Monday, April 24, 2023

NPA Study Weekend: The Syford Hoyle garden

What better way to break up a 3.5 hour drive home than to stop and stretch my legs in an open garden?
The NPA Study Weekend organizers planned additional open gardens on the shoulder-days of the event so those of us traveling from points north and south could visit gardens in route. This garden was in Lakewood, WA, 43 miles south of Seattle.

From Ross Syford Hoyle in the event booklet: "Green Tree Acres was created by my family from the original 5 acres of virgin oaks, firs, and prairie in the 1930's. Architectural structures, hardscape, and native plantings date from those early decades. As the home and gardens are near Lakewold Gardens, they also feature historic objects, including exceptional stain glass from former buildings in downtown Tacoma."

I don't remember seeing any stained glass, but there were some interesting hardscape elements like this fountain. I wish it would have been running.

I suspect the open spots in the base are for plant pots?

I wouldn't normally include such a sad looking agave, but compared to what we've seen this year it's actually looking pretty good.

I love this vignette, everything about it.

Not in my garden, but it's perfect here.

More hostas!

My memory is not real good as to what we're looking at in the foreground here. Perhaps another non-functioning fountain?

That however...

Yep, a greenhouse I would love to take home with me. Seeing a beautiful greenhouse like this that's not being used is a little sad.

Compost piles? Raised planters not in use?

A pool with planting pockets! Isn't this a fabulous design?

I think I'd fill the corners with tropical looking plants though.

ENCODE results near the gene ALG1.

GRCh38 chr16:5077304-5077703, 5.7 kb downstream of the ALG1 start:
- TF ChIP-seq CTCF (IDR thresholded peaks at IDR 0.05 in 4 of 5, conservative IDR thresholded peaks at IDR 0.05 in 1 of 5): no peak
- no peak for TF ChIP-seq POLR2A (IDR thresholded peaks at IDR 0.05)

They'd be out of sync with the surrounding plantings, but they'd look great with the pool.

I really wish I would have gotten a better picture of the pinecone sculpture behind the pool to the left (with the lady standing right behind it). From the tour booklet: "New garden art was created by Northwest artist Douglas Granum. Highlights are the "Imperial Pinecone" sculpture carved from North Cascades rock, with stainless steel "fir branches""

It was pretty fabulous. I think my reluctance to walk back around to photograph it was because I'd decided I was going to squeeze in one more garden and I needed to get going. That will be Wednesday's post and my last from last June's NPA Study Weekend. This year's event is being held up in Vancouver B.C. and I can't wait!

My other posts from the NPA Hardy Plant Study Weekend: 

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  1. Love those Hostas in pots. I need to do that again. They are more elegant than when grown in the ground. I find that bright blue swimming pool visually overwhelms everything else. Wish it was a dark color.

    1. Great point about the pool. In a climate such as ours with dark skies and dark trees (definitely not Mediterranean skies) a darker pool would blend.

  2. The pool's planting pockets is a splendid idea, and with their choice of plants probably requires very little maintenance.
    I'd love to have that greenhouse... it would have to be a quarter of the size for my much smaller garden, but think of all the plants I could grow in it...

  3. How thoughtful of the NPA Study Weekend organizers to consider commuters in planning these open gardens. I loved the open-work metal gazebo and the bench inside it - it's perfect in a large garden shaded by tall trees. I also covet that greenhouse.

    1. I took advantage of those extra gardens and agree it was a thoughtful addition.

  4. Very cool greenhouse. I’d love to have one of those. Also love the patterned walkway.
    Jim N Tabor

  5. The mini conifers next to the pool maybe evoke a mountain glacial lake next to the forest. And oh, that greenhouse! I keep scheming where to put a greenhouse on our property. We've got our little mini, but a larger one with a mist bench would be incredible.


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